“As far as the visas are concerned, if we need people ... it’s fine,” he said at the time.
Trump’s morphing views have not gone unnoticed by industry officials.
“We heard mixed comments from the president-elect during the campaign and so forth about his views on this topic,” said Brooks Raiford, president of the North Carolina Technology Association.
“He certainly has a preference for companies being either encouraged or perhaps even required to make a genuine effort to fill positions from inside the country,” Raiford said. “I don’t know what that would look like in terms of policy or how you would enforce it.”
Earlier this month, Trump named H-1B critic and firebrand Jeff Sessions to his cabinet, nominating the Alabama Republican senator for attorney general. Among other things, Sessions has sought to slash the number of visas awarded each year and has called claims of a shortage of qualified Americans with STEM degrees a “hoax.”
Banks could feel effects
Any visa restrictions could prove challenging for global outsourcing companies, many of which provide other businesses with information technology services.
Last year, outsourcing firms Cognizant, Infosys, Capgemini and Accenture were among top employers seeking H-1B visa workers in Charlotte. Combined, those companies filed initial visa applications for more than 6,000 workers.
Ron Hira, a Howard University professor who has criticized outsourcing companies as exploiting visa programs to bring in cheaper workers, said such firms stand to lose the most from restrictions. That in turn could affect Charlotte’s banking sector, which relies heavily on outsourcing companies, he said.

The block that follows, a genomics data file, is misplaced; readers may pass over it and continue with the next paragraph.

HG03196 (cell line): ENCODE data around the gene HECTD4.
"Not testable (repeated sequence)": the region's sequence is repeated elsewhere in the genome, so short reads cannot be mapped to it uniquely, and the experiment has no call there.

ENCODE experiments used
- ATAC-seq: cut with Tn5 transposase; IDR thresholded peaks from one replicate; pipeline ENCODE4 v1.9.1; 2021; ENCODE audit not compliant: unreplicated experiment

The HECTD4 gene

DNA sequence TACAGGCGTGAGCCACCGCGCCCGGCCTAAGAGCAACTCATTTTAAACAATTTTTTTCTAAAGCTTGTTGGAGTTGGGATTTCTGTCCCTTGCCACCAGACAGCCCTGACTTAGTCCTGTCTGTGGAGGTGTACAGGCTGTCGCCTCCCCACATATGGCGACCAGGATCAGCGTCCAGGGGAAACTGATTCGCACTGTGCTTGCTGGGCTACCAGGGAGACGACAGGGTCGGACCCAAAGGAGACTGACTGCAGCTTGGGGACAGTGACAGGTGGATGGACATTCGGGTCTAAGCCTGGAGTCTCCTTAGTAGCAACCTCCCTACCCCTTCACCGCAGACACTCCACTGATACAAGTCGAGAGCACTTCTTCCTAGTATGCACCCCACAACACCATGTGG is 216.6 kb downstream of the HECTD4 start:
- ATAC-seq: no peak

“They’re certainly big customers of those firms,” Hira said. “Their argument would be, this is saving money. Of course, it’s at the expense of American workers.”
By employing large numbers of visa workers, outsourcing companies can legally bypass a requirement not to displace American workers, so long as the visa worker has a master’s degree or is paid at least $60,000 a year. Critics say that compensation level is a low bar for American technology workers.
Critics say some outsourcing companies have used the H-1B program to ultimately ship the U.S. jobs to other countries, as a way to increase the firms’ profits.
Nationwide, demand for the visas has far outstripped supply. In recent years, the federal government has had to hold a computer-run lottery to award the visas, which Congress caps annually at 85,000.
Charlotte-based Bank of America and San Francisco-based Wells Fargo, which are among companies that have applied for visa workers in Charlotte, declined to comment. Last year, Bank of America ranked ninth among companies in Charlotte by number of H-1B visa workers requested in initial applications.
In addition to banking, manufacturing is a sector in Charlotte facing difficulty finding skilled workers, Ezeh, the immigration attorney, said.
“Companies are just not finding the right skill or the right match with local candidates and they’re having to reach outside the borders of the country,” he said. He acknowledged the program could be vulnerable to abuse, but said it fills a legitimate need when used properly.
Hira, the Howard University professor, said the Trump administration can take steps on its own to rein in visa abuse, such as by stepping up enforcement action. Other changes, such as statutory requirements, would need approvals from Congress, which is divided on the topic, he said.
“There’s people on the Republican side that have fought reform. There are people on the Democrat side that have fought reform,” Hira said. “Each party’s split on this issue.”
Trump’s latest comments show the president is following up on “an important issue,” Hira said. “What shape it takes we will see.”